Disparate

I wrote too soon. 

About a month ago, I posted some random thoughts on stories whose endings can serve as the beginning of another story, a story that seems as deserving of being told as the story that’s just been told (and the perils of when this new promised story sounds more promising than the story that was!).

Well, not only does the new movie The African Desperate walk this talk, it uses the sentiment as a fundamental wrinkle in the story’s conclusion, recontextualizing our conception of where the movie’s events fit in the main character’s overall life.

Stories like The African Desperate‘s, about temporally-finite formative experiences, tend to emphasize their trajectory-altering dimensions. As much as the depicted incidents technically constitute a break from the characters’ “real” lives, their impact will presumably upend the arcs of those lives; why else would such episodes be worth our attention as the subject of the piece? Under this premise, more life happens in less time.

The African Desperate reduces these temporally-encapsulated parameters even further: it chronicles the final 24 hours the lead character spends at a grad school program, one day that’s supposed to represent her years on campus.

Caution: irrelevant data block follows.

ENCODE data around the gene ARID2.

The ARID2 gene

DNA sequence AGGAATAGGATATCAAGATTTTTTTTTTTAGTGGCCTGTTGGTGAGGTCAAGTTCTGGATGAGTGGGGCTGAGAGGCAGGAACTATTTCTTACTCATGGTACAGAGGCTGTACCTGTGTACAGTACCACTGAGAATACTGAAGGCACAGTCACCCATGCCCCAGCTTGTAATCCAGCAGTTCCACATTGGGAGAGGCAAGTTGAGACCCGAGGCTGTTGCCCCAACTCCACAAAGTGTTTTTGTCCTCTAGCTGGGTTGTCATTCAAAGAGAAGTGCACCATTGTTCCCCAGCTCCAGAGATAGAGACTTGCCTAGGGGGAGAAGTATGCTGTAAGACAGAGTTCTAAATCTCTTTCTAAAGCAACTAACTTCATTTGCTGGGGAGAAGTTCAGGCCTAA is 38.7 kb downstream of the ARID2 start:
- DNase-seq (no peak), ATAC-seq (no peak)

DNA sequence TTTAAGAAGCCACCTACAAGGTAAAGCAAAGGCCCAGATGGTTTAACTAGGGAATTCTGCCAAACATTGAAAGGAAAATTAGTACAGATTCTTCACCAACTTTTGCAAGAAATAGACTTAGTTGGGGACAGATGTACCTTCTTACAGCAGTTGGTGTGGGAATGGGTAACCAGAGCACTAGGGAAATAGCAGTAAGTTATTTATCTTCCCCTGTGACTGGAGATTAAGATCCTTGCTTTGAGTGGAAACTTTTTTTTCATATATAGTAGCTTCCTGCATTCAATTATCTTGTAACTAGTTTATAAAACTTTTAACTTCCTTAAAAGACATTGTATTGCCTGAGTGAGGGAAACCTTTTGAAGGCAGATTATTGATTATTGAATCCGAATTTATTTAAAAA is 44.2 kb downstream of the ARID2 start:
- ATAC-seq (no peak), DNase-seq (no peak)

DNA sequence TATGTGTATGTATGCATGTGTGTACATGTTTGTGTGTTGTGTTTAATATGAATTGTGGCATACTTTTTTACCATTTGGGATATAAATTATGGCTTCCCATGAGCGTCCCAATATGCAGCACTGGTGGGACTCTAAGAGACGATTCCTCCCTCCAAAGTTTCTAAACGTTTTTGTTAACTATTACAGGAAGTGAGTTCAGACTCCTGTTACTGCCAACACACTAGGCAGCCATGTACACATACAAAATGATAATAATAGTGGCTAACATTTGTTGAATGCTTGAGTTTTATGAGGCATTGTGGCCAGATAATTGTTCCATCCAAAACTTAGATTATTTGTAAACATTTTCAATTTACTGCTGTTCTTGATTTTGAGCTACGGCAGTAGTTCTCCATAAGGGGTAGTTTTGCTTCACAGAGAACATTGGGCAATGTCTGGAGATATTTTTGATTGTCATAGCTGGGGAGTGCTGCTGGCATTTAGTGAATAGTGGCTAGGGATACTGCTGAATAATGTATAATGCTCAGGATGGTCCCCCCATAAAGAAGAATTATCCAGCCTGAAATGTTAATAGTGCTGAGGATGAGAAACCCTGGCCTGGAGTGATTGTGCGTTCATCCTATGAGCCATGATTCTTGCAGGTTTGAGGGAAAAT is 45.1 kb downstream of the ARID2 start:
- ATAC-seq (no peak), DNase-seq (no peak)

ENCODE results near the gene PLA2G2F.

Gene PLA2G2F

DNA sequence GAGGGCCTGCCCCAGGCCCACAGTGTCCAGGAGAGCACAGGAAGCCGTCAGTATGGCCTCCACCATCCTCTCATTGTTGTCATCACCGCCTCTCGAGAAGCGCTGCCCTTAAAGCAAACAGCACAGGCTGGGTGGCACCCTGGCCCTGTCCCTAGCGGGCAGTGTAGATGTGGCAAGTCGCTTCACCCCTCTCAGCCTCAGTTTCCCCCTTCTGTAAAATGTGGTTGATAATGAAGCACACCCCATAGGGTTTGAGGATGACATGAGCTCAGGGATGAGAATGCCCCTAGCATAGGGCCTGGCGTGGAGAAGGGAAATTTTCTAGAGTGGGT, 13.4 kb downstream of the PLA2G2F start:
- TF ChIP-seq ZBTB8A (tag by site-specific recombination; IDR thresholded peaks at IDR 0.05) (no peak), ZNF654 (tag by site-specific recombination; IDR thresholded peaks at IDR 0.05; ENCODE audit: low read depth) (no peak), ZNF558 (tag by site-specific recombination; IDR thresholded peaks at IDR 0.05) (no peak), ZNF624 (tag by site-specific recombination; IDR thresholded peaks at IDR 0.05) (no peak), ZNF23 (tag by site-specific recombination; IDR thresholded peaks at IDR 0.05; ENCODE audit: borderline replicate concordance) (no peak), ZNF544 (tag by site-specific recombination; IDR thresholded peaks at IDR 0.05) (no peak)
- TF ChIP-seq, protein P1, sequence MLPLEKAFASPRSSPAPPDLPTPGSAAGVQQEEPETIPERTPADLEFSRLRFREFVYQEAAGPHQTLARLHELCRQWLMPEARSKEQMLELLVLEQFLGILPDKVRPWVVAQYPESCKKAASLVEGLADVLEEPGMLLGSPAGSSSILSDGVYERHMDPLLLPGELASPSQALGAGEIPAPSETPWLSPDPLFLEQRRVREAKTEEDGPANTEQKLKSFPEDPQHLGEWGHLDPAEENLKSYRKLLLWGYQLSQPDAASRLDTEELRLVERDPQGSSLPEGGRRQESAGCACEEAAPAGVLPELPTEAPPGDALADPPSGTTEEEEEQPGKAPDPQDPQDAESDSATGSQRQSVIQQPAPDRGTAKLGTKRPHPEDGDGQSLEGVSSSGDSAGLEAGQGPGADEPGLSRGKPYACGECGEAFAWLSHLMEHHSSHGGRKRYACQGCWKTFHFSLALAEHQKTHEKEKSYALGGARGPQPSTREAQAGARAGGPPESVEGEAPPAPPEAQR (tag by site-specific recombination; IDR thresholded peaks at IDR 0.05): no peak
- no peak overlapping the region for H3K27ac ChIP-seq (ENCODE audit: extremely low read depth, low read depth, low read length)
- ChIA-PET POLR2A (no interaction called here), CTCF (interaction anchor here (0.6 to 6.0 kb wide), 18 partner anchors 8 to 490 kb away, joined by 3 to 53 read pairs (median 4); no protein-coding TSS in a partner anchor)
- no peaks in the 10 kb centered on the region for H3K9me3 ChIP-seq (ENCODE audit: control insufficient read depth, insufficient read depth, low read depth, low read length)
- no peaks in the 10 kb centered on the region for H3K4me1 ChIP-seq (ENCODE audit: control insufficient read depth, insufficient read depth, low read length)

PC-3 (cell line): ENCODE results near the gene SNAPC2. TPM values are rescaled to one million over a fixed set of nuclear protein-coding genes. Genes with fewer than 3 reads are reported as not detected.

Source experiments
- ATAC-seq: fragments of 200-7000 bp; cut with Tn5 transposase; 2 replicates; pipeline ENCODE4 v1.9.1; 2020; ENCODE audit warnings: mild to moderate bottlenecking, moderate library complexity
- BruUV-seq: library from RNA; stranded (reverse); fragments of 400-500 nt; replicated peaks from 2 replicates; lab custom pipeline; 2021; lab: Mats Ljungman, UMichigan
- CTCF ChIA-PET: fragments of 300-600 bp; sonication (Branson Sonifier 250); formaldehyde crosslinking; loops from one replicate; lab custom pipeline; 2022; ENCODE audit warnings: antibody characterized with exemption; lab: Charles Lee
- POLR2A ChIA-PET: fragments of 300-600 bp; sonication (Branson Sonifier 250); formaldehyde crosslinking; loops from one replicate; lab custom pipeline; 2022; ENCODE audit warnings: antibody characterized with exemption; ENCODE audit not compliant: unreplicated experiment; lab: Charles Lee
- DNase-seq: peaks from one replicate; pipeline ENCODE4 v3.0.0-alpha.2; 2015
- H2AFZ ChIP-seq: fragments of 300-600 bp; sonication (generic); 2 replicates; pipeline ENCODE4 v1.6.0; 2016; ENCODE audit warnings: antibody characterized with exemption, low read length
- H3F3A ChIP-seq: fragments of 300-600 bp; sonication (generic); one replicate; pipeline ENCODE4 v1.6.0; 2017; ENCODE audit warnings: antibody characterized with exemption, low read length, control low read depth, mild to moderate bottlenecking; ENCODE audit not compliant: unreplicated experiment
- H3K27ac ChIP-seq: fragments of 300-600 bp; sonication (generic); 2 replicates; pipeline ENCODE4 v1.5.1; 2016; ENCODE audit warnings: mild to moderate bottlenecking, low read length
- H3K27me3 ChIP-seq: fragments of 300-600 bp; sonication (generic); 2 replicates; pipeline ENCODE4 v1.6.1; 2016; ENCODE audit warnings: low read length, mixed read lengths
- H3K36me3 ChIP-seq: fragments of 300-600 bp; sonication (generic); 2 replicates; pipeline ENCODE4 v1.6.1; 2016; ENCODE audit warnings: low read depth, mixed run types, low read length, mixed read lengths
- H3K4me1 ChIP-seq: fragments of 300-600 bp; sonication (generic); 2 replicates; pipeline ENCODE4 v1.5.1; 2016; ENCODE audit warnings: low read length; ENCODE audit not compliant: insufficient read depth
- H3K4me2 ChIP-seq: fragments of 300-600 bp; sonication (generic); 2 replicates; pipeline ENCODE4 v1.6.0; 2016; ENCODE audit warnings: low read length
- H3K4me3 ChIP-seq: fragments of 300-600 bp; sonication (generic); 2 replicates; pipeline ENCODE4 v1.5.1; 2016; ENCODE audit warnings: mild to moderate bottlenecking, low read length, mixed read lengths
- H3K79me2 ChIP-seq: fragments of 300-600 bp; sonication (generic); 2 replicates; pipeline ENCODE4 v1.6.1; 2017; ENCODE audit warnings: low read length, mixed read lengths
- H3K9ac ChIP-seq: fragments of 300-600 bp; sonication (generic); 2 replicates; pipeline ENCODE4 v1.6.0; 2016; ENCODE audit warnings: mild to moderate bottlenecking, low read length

What’re her/our takeaways?

Well, most literally, it took her away from family drama, a reprieve from those ongoing narratives of tumult.

And that’s the undercurrent of these “getaway” stories that art often elides: life goes on outside of these confined sojourns, and as much as the sojourns can reshape who we re-emerge as, re-emerge we do, back into narratives that started long before the beginning of this particular story, and will continue into the foreseeable future.

The end of The African Desperate’s getaway story isn’t the true beginning of her next story; it’s a restarting of a much longer, larger story: the story/stories of her life.

As she lugs her luggage — containing the objects that comprised her troubled/troubling stay; it’s figurative and literal baggage — from the school back home, even older baggage of a different variety rings her up: it’s her mother, with the dish on all the familial chaos she’s returning to.

This phone conversation is the mom’s first appearance in the story.

And then the movie abruptly ends, smack dab in the middle of the central character’s transit.

Because that’s how these getaway stories roll, whether or not we like to admit it: we escape our lives, we live new(ish) lives that feel like everything, but then we revert back to what was.

New baggage: meet old baggage.

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